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The first verse tells us about the line of Danish kings. Beo, maintaining the same standard of success set by his father, begets a son, Healfdane, who inherits the throne when Beo dies. Healfdane, "a fierce fighter," fathers three sons-Hergar, Hrothgar, and Halga the Good-and a daughter,- Yrs, who later becomes wife of Onela, king of Sweden.
Historical sources claim that Hergar and Halga the Good died when they were young. This explains why Hrothgar, the second son, assumes the throne upon Healfdane's death.
Hrothgar is described as possibly the most successful Danish king so far. As he grows older, after a happy and successful life, he yearns to build a hall to house his vast army of warriors. Like most people, Hrothgar desires some outward show of his greatness, a monument that will live on after he dies. The building of this hall, called Herot, is one way of achieving immortality.
Notice the way the poet comments on the story, foreshadowing events in the distant future. Herot is completed, but to think that it will last forever is an illusion:
That towering place, gabled and huge, Stood waiting for time to pass, for war To begin, for flames to leap as high As the feud that would light them, and for Herot to burn.
Eventually another war will break out, the poet says, and Herot, like everything else, will be destroyed.
The great hall is built. Hrothgar prepares a festive banquet for his warriors. The court poet entertains the warriors with songs of the creation of the earth, recalling how the Almighty shaped "These beautiful plains marked off by oceans,/Then proudly setting the sun and moon/To glow across the land and light it" (93-95). All is well-or seems to be. Then, as now, we live in a time of contrasts, where the best of times, as Charles Dickens wrote, is also the worst of times. As the festivities at Herot continue night after night, a powerful monster named Grendel is awakened by the carousing of Hrothgar and his men. Grendel hates the idea that people on earth can be happy, and the sound of the men celebratingespecially the poet playing on his harp-stirs him into action.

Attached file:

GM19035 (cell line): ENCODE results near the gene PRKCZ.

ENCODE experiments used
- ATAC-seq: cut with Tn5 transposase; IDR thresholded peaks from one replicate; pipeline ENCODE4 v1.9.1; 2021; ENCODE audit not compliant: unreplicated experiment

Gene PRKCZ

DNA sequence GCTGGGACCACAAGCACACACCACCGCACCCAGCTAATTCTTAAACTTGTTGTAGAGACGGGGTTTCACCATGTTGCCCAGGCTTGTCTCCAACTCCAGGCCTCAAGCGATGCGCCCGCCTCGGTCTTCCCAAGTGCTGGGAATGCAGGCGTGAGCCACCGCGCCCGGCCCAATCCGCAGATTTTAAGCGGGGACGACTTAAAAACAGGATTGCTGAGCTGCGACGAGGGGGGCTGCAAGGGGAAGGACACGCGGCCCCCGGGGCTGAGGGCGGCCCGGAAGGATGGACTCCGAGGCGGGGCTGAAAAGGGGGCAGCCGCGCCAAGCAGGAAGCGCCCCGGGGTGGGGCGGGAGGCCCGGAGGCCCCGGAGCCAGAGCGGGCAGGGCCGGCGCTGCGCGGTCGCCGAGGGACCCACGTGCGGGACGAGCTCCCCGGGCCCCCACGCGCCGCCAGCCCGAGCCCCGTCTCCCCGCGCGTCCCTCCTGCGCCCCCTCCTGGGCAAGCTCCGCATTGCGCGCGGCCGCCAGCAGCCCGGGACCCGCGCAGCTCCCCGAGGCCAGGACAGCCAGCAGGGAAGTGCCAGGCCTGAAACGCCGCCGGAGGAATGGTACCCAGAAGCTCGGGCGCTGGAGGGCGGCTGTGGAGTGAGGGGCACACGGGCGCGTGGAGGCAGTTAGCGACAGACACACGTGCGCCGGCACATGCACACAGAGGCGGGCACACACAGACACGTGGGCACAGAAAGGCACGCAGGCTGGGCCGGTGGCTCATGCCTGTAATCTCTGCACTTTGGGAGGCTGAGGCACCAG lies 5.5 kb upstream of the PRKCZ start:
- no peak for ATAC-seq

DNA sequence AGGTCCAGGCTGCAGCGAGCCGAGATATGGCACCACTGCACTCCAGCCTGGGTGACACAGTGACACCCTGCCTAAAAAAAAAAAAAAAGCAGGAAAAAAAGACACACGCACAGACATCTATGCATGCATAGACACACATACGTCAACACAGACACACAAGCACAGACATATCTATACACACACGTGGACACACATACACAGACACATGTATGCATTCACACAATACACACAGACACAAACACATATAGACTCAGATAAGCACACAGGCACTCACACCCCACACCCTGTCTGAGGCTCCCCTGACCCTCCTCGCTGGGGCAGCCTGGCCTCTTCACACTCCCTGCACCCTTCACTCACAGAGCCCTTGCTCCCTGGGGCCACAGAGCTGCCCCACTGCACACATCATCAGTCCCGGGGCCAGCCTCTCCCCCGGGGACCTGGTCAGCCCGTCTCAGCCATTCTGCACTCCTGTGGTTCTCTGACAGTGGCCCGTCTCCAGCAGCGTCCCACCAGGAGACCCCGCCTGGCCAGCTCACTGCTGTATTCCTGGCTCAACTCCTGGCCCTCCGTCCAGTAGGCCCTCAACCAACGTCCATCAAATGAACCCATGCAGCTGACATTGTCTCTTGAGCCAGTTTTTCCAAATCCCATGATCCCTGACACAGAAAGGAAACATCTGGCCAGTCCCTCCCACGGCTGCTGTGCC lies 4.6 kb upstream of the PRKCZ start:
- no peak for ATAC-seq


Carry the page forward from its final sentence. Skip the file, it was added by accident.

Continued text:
Notice the Christian motifs that run through the poem, and how they contrast with the pagan system of values that underlies the actions of the kings and the warriors. The influence of Christianity was just beginning to make its mark in this world, and most of the characters are torn between their newly discovered religious feelings and their old, heathen way of perceiving things. The idea that there's a higher being that controls one's actions revolutionized people's concepts of themselves, and infused their day-to-day lives with a sense of wonder.
We see Grendel lurking in the shadows, a creature in exile, banished by God.
The poet leaves it up to your imagination to supply your own image of a monster. You might compare him to other "monsters"- like King Kong-who have become part of recent American folklore. Grendel walks, thinks, and has a hand and a mouth. He has human qualities but he's also larger than life, capable, as we'll soon learn, of tearing men into pieces and devouring them whole.